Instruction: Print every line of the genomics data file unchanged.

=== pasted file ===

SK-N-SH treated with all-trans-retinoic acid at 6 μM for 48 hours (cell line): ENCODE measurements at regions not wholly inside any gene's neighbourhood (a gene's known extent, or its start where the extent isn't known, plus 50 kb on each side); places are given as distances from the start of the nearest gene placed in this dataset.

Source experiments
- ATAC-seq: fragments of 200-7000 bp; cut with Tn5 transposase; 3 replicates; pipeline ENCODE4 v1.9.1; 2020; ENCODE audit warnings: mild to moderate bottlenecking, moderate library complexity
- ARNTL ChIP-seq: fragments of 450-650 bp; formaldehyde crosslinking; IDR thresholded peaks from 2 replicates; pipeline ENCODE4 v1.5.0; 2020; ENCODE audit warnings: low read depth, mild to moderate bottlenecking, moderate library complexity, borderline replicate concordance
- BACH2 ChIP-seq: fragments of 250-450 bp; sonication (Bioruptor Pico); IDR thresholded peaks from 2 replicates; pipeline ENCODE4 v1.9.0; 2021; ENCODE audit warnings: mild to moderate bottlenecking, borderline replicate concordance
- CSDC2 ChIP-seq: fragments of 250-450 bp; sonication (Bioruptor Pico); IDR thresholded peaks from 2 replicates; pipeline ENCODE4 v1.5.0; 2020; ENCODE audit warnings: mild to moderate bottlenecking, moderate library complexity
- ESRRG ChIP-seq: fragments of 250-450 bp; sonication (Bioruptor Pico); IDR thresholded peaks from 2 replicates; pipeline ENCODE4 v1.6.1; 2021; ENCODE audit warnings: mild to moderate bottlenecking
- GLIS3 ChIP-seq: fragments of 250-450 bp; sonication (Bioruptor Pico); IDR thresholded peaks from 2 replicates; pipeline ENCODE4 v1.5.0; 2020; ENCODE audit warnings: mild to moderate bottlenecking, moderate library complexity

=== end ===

SK-N-SH treated with all-trans-retinoic acid at 6 μM for 48 hours (cell line): ENCODE measurements at regions not wholly inside any gene's neighbourhood (a gene's known extent, or its start where the extent isn't known, plus 50 kb on each side); places are given as distances from the start of the nearest gene placed in this dataset.

Source experiments
- ATAC-seq: fragments of 200-7000 bp; cut with Tn5 transposase; 3 replicates; pipeline ENCODE4 v1.9.1; 2020; ENCODE audit warnings: mild to moderate bottlenecking, moderate library complexity
- ARNTL ChIP-seq: fragments of 450-650 bp; formaldehyde crosslinking; IDR thresholded peaks from 2 replicates; pipeline ENCODE4 v1.5.0; 2020; ENCODE audit warnings: low read depth, mild to moderate bottlenecking, moderate library complexity, borderline replicate concordance
- BACH2 ChIP-seq: fragments of 250-450 bp; sonication (Bioruptor Pico); IDR thresholded peaks from 2 replicates; pipeline ENCODE4 v1.9.0; 2021; ENCODE audit warnings: mild to moderate bottlenecking, borderline replicate concordance
- CSDC2 ChIP-seq: fragments of 250-450 bp; sonication (Bioruptor Pico); IDR thresholded peaks from 2 replicates; pipeline ENCODE4 v1.5.0; 2020; ENCODE audit warnings: mild to moderate bottlenecking, moderate library complexity
- ESRRG ChIP-seq: fragments of 250-450 bp; sonication (Bioruptor Pico); IDR thresholded peaks from 2 replicates; pipeline ENCODE4 v1.6.1; 2021; ENCODE audit warnings: mild to moderate bottlenecking
- GLIS3 ChIP-seq: fragments of 250-450 bp; sonication (Bioruptor Pico); IDR thresholded peaks from 2 replicates; pipeline ENCODE4 v1.5.0; 2020; ENCODE audit warnings: mild to moderate bottlenecking, moderate library complexity